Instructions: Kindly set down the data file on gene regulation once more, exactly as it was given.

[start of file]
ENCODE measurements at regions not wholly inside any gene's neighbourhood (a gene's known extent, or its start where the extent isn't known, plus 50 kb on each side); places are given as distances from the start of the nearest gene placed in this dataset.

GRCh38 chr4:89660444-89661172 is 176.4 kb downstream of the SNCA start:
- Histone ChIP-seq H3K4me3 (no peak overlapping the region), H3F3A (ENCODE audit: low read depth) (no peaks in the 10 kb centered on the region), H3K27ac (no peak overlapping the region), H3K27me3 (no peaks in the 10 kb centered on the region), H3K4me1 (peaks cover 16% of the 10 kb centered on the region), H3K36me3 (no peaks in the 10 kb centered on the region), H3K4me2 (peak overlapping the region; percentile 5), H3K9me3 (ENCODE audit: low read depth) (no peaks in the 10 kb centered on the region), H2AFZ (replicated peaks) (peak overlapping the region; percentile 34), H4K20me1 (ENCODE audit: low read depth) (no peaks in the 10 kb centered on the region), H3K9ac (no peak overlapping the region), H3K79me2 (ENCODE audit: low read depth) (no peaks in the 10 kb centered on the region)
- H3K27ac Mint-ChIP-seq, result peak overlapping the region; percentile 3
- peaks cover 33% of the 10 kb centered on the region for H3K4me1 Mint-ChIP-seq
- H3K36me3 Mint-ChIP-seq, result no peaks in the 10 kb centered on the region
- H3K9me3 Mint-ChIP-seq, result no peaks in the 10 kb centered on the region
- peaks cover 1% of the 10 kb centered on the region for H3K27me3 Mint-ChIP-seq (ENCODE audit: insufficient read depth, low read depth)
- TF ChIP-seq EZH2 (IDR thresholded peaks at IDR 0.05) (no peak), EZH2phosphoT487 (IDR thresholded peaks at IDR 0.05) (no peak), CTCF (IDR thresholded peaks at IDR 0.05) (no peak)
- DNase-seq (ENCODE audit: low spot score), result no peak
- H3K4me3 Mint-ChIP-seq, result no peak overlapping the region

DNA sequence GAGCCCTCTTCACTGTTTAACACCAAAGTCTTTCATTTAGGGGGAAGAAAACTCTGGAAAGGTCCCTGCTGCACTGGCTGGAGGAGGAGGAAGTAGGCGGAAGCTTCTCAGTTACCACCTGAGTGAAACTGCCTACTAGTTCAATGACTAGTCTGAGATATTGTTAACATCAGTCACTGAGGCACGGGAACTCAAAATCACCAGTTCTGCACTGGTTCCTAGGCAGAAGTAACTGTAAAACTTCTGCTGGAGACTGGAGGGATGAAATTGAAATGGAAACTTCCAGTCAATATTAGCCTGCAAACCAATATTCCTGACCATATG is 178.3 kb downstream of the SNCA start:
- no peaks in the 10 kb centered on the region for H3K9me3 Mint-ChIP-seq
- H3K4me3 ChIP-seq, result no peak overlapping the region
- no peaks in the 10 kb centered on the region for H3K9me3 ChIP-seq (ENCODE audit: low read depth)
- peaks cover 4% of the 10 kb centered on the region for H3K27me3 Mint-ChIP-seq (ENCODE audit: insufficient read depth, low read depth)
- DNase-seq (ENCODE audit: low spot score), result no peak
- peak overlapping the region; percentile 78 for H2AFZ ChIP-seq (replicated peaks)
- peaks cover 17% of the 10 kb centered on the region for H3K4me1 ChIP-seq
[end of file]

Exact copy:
ENCODE measurements at regions not wholly inside any gene's neighbourhood (a gene's known extent, or its start where the extent isn't known, plus 50 kb on each side); places are given as distances from the start of the nearest gene placed in this dataset.

GRCh38 chr4:89660444-89661172 is 176.4 kb downstream of the SNCA start:
- Histone ChIP-seq H3K4me3 (no peak overlapping the region), H3F3A (ENCODE audit: low read depth) (no peaks in the 10 kb centered on the region), H3K27ac (no peak overlapping the region), H3K27me3 (no peaks in the 10 kb centered on the region), H3K4me1 (peaks cover 16% of the 10 kb centered on the region), H3K36me3 (no peaks in the 10 kb centered on the region), H3K4me2 (peak overlapping the region; percentile 5), H3K9me3 (ENCODE audit: low read depth) (no peaks in the 10 kb centered on the region), H2AFZ (replicated peaks) (peak overlapping the region; percentile 34), H4K20me1 (ENCODE audit: low read depth) (no peaks in the 10 kb centered on the region), H3K9ac (no peak overlapping the region), H3K79me2 (ENCODE audit: low read depth) (no peaks in the 10 kb centered on the region)
- H3K27ac Mint-ChIP-seq, result peak overlapping the region; percentile 3
- peaks cover 33% of the 10 kb centered on the region for H3K4me1 Mint-ChIP-seq
- H3K36me3 Mint-ChIP-seq, result no peaks in the 10 kb centered on the region
- H3K9me3 Mint-ChIP-seq, result no peaks in the 10 kb centered on the region
- peaks cover 1% of the 10 kb centered on the region for H3K27me3 Mint-ChIP-seq (ENCODE audit: insufficient read depth, low read depth)
- TF ChIP-seq EZH2 (IDR thresholded peaks at IDR 0.05) (no peak), EZH2phosphoT487 (IDR thresholded peaks at IDR 0.05) (no peak), CTCF (IDR thresholded peaks at IDR 0.05) (no peak)
- DNase-seq (ENCODE audit: low spot score), result no peak
- H3K4me3 Mint-ChIP-seq, result no peak overlapping the region

DNA sequence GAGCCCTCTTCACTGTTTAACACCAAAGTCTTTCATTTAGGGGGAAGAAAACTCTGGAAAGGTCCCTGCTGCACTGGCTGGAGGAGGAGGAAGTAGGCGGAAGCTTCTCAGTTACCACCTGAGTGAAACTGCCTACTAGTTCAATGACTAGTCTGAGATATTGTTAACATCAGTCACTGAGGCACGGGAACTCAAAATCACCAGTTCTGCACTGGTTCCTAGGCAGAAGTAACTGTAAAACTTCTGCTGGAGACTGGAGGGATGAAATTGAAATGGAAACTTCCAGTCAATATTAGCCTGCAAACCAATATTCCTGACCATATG is 178.3 kb downstream of the SNCA start:
- no peaks in the 10 kb centered on the region for H3K9me3 Mint-ChIP-seq
- H3K4me3 ChIP-seq, result no peak overlapping the region
- no peaks in the 10 kb centered on the region for H3K9me3 ChIP-seq (ENCODE audit: low read depth)
- peaks cover 4% of the 10 kb centered on the region for H3K27me3 Mint-ChIP-seq (ENCODE audit: insufficient read depth, low read depth)
- DNase-seq (ENCODE audit: low spot score), result no peak
- peak overlapping the region; percentile 78 for H2AFZ ChIP-seq (replicated peaks)
- peaks cover 17% of the 10 kb centered on the region for H3K4me1 ChIP-seq